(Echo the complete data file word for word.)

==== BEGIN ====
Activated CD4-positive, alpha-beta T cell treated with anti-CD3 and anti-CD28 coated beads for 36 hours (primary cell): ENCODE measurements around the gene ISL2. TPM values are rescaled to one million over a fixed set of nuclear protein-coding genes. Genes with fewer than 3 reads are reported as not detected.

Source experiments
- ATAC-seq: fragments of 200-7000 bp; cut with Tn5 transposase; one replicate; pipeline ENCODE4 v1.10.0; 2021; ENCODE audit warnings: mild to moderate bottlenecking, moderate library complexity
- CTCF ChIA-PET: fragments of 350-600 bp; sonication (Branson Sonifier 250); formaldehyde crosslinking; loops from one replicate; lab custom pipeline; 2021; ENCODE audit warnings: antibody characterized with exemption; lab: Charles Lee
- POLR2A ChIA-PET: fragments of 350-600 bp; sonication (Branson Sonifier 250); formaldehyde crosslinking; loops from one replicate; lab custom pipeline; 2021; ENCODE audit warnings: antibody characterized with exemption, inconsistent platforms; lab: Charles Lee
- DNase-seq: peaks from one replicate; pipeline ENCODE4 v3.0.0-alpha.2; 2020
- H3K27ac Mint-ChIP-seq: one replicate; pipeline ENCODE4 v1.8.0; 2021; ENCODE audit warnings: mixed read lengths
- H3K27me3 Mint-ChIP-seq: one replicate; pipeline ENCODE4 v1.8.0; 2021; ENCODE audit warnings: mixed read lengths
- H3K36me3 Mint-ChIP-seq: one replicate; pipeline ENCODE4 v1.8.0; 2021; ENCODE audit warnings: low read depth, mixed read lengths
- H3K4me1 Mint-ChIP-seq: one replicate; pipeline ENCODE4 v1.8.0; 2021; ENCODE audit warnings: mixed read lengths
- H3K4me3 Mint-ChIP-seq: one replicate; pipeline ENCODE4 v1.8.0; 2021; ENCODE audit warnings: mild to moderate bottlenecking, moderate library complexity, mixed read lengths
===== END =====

Activated CD4-positive, alpha-beta T cell treated with anti-CD3 and anti-CD28 coated beads for 36 hours (primary cell): ENCODE measurements around the gene ISL2. TPM values are rescaled to one million over a fixed set of nuclear protein-coding genes. Genes with fewer than 3 reads are reported as not detected.

Source experiments
- ATAC-seq: fragments of 200-7000 bp; cut with Tn5 transposase; one replicate; pipeline ENCODE4 v1.10.0; 2021; ENCODE audit warnings: mild to moderate bottlenecking, moderate library complexity
- CTCF ChIA-PET: fragments of 350-600 bp; sonication (Branson Sonifier 250); formaldehyde crosslinking; loops from one replicate; lab custom pipeline; 2021; ENCODE audit warnings: antibody characterized with exemption; lab: Charles Lee
- POLR2A ChIA-PET: fragments of 350-600 bp; sonication (Branson Sonifier 250); formaldehyde crosslinking; loops from one replicate; lab custom pipeline; 2021; ENCODE audit warnings: antibody characterized with exemption, inconsistent platforms; lab: Charles Lee
- DNase-seq: peaks from one replicate; pipeline ENCODE4 v3.0.0-alpha.2; 2020
- H3K27ac Mint-ChIP-seq: one replicate; pipeline ENCODE4 v1.8.0; 2021; ENCODE audit warnings: mixed read lengths
- H3K27me3 Mint-ChIP-seq: one replicate; pipeline ENCODE4 v1.8.0; 2021; ENCODE audit warnings: mixed read lengths
- H3K36me3 Mint-ChIP-seq: one replicate; pipeline ENCODE4 v1.8.0; 2021; ENCODE audit warnings: low read depth, mixed read lengths
- H3K4me1 Mint-ChIP-seq: one replicate; pipeline ENCODE4 v1.8.0; 2021; ENCODE audit warnings: mixed read lengths
- H3K4me3 Mint-ChIP-seq: one replicate; pipeline ENCODE4 v1.8.0; 2021; ENCODE audit warnings: mild to moderate bottlenecking, moderate library complexity, mixed read lengths